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Ontogenetic variation in movements and depth use, and evidence of partial migration in a benthopelagic elasmobranch

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Author(s)

James Thorburn, Francis Neat, Ian Burrett, Lea-Anne Henry, David M. Bailey, Cath S. Jones, Les R. Noble

School/Research organisations

Abstract

Tope (Galeorhinus galeus) is a highly mobile elasmobranch in the temperate to subtropical northeast Atlantic. It is highly migratory and has been shown to display complex movement patterns, such as partial migration, in the southern hemisphere. In the northeast Atlantic, previous mark-recapture studies have struggled to identify movement patterns and the species behavior is poorly described, yet identification of migratory behaviors and habitats of importance for the species is of paramount importance for effective management. Here, we combined fisheries independent survey data with mark-recapture (MR) data to investigate the distribution of different age classes of tope across the northeast Atlantic. We further investigated depth use in detail with archival electronic tags and a pop-up satellite archival tag (PSAT). We suggest previous studies struggling to find consistent movement patterns using MR data were confounded by a combination of site fidelity, partial migration by females, and increasing depth and home range of juveniles. Survey and MR data showed immature tope <40 cm were caught exclusively in continental shelf waters <45 m deep, showing a significant relationship between habitat depth and total length. Immature individuals seemed to remain on the continental shelf, while mature tope of both genders were caught in both shelf and offshore waters. This use of deeper water habitats by mature tope was further supported by archival tags, which indicated individuals use both shallow (<200 m depth) and deep-water habitats, diving to depths of 826 m; the deepest record for this species. The PSAT tag tracked the horizontal movements of an adult male, which confirmed utilization of both shallow inshore and deep offshore habitats. Most tope remained within 500 km of their tagging site, although some mature females had a larger, more southerly range, including connectivity with the Mediterranean. This study clearly demonstrates the highly migratory habits of tope, and suggests larger individuals divide their time between shallow and deep-water habitats. It shows the northeast Atlantic tope population should benefit from consistent management throughout its range.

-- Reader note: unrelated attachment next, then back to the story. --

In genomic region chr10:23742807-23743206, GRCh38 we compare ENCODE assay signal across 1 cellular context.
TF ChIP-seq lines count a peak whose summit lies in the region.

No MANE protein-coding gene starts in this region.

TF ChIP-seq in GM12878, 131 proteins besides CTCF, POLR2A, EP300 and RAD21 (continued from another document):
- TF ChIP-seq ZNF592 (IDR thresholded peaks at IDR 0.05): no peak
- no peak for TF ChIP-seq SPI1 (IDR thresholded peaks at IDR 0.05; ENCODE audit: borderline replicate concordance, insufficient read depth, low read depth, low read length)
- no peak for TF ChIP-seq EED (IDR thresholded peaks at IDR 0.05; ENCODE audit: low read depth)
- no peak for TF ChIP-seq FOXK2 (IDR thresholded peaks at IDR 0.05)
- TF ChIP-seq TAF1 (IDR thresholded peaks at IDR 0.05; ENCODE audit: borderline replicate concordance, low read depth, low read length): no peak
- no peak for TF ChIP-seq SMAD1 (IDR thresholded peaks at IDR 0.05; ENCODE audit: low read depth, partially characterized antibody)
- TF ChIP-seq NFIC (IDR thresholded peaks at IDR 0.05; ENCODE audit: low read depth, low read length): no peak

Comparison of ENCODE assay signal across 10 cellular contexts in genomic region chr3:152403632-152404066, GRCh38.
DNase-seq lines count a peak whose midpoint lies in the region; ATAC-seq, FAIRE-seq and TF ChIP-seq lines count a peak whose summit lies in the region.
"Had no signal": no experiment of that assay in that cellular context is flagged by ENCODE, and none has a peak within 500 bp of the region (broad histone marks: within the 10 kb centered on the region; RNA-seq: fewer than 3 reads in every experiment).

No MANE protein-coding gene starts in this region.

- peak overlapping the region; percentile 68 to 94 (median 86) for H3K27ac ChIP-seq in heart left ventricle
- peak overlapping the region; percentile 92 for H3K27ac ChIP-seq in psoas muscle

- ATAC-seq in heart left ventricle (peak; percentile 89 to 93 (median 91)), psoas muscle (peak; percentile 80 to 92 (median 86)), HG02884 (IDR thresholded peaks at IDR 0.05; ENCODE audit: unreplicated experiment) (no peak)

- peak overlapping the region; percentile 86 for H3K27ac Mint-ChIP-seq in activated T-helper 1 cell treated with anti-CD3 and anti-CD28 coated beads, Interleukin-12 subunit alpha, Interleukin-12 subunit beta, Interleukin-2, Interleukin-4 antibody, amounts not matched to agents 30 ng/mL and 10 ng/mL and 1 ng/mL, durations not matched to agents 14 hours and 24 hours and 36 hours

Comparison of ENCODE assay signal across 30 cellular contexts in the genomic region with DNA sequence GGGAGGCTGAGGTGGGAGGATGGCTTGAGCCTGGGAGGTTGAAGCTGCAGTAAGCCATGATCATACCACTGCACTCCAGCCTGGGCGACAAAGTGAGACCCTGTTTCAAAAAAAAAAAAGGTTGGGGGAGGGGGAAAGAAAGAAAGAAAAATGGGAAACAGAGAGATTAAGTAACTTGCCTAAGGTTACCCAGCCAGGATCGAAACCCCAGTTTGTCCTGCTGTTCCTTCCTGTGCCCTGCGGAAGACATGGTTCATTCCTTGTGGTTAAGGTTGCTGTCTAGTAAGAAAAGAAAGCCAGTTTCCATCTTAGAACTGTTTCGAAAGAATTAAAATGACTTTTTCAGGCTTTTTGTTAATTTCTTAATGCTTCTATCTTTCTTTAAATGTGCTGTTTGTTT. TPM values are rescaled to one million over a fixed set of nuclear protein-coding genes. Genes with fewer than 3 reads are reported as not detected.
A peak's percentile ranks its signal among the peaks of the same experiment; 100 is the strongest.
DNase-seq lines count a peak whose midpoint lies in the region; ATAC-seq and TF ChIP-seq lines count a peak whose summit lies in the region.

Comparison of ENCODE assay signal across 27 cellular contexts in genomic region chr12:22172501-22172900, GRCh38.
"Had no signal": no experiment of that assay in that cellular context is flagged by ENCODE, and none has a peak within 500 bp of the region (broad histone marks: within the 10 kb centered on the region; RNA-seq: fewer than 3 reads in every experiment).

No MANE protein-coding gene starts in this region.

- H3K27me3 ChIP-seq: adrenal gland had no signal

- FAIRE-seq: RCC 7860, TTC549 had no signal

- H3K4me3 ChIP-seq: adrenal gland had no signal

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Details

Original languageEnglish
Article number353
Number of pages14
JournalFrontiers in Ecology and Evolution
Volume7
DOIs
Publication statusPublished - 25 Sep 2019

    Research areas

  • Tope, School shark, Depth range, Archival tags, Migration, Site fidelity

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